Traffic and transport

Access to the site would come off the existing Beinn Tharsuinn Windfarm access track which runs from the B9716 Struie road, approximately 2 km to the east.

Traffic associated with construction of the facility would predominantly comprise deliveries of construction plant, equipment, and materials for the construction of the development compound, foundations, hardstanding, internal access roads and buildings. The impact of construction traffic would be temporary and would be managed through standard good site practices and the provision of a Construction Traffic Management Plan.

During operation, hydrogen produced will be collected by tube trailer with 4 filling bays provided for this purpose. During the design phase the project will look to optimise the filling to minimise the number of trailers needed to move the hydrogen from the site.  The developers are working with industry partners on next-generation tube trailers which would require fewer HGV movements.

A standalone Transport Statement will be submitted with the planning application, to include details of construction and operation HGV movements along with an appraisal of the permanent site access arrangements and potential transport impacts of the proposal. The potential impacts will be assessed with reference to the Council’s Guidance on Transport Assessment Methodology for Renewable Energy Proposals.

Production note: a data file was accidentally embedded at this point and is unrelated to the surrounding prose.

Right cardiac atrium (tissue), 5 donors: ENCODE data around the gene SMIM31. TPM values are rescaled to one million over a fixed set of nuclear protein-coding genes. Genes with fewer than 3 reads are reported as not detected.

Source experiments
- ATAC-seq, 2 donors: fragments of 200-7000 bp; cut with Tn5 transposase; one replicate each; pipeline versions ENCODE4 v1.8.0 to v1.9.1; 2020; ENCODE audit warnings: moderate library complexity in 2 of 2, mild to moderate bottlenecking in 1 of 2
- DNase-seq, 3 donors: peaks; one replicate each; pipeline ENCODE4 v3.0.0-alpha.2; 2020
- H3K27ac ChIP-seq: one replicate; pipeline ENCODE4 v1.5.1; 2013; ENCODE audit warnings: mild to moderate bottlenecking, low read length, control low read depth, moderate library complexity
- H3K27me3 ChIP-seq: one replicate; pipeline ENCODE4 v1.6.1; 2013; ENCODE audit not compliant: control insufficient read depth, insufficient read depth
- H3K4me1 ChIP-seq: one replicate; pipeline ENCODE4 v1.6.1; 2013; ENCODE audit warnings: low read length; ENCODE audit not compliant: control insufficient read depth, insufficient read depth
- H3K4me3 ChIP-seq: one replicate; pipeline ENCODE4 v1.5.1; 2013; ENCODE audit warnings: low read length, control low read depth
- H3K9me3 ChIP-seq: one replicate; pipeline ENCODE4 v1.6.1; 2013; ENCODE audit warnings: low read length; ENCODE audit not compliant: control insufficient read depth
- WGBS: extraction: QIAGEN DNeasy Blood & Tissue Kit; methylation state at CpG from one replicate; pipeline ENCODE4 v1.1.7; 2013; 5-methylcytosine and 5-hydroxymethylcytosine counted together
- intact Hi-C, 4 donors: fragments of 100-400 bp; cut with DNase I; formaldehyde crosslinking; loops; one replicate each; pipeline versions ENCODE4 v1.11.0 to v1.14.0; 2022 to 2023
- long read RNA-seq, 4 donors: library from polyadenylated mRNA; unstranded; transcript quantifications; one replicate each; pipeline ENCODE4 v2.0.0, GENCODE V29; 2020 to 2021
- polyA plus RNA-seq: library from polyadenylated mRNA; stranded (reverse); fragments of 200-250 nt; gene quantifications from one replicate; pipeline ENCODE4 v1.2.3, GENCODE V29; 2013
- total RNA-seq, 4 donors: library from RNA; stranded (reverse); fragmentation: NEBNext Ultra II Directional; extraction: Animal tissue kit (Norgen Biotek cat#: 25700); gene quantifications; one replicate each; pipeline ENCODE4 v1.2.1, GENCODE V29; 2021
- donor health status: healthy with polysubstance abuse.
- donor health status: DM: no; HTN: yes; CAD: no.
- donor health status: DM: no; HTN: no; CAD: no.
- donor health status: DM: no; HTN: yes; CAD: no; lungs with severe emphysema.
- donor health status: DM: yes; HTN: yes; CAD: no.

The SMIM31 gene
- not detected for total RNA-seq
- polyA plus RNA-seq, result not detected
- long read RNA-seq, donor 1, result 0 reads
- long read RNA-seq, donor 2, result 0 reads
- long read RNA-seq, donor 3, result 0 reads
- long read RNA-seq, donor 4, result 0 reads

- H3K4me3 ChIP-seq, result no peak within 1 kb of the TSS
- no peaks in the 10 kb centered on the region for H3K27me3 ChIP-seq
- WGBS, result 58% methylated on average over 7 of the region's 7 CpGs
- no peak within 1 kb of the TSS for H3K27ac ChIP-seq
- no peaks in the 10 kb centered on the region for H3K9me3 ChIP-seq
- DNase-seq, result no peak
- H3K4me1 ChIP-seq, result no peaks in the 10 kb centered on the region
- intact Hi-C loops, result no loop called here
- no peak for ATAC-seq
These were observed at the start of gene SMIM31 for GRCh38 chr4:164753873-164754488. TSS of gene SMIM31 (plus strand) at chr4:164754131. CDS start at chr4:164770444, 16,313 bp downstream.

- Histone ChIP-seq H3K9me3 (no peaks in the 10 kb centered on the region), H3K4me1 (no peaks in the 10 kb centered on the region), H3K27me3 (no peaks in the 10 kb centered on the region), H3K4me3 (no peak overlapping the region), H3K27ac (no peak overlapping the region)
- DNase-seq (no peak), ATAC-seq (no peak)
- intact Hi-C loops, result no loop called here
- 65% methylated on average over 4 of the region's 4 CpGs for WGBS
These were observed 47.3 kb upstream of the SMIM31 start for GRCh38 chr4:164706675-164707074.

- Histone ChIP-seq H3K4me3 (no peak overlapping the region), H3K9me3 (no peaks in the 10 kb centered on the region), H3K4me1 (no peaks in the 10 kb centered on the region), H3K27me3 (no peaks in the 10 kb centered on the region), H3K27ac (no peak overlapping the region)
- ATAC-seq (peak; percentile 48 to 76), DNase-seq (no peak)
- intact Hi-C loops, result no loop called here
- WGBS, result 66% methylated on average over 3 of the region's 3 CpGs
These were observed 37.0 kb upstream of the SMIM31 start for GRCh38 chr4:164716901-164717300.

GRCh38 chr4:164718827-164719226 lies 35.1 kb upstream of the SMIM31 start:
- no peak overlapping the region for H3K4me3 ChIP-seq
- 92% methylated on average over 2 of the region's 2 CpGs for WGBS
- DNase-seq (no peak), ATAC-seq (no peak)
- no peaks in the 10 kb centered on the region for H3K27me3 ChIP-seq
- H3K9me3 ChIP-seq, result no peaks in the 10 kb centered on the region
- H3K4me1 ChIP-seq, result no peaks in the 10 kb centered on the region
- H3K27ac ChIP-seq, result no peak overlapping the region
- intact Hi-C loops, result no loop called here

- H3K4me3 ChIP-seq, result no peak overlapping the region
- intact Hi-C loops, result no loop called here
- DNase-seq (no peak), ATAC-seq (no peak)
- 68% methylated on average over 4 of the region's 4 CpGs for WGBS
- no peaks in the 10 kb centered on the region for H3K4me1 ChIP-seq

Health and Safety

There are no significant risks to health identified in the context of the construction or operation of the Proposed Development.

Hydrogen facilities, like all facilities handling industrial gases, have inherent risks associated with them. However, these risks will be factored into the design of equipment and measures will be put in place to mitigate these risks.

Hydrogen is a ‘named substance’ under the Control of Major Accident Hazard (COMAH) regulations 2015 and the Proposed Development will require to be constructed and operated in accordance with the regulations. This includes a requirement to demonstrate an inherently safe design and to show that appropriate design safety principles have been adopted and embedded throughout the planning and design stages.

As a COMAH site the Proposed Development will require a hazardous substance consent. This consent is a planning control that enable the relevant authorities to consider whether the presence of a significant quantity of a hazardous substance is appropriate having regard to the risk to the community.

In addition the Proposed Development would be subject to further safety regulations including the Health and Safety at Work Act 1974 and Construction (Design and Management) Regulations 2015.

The Development is not in a location which is susceptible to natural disasters.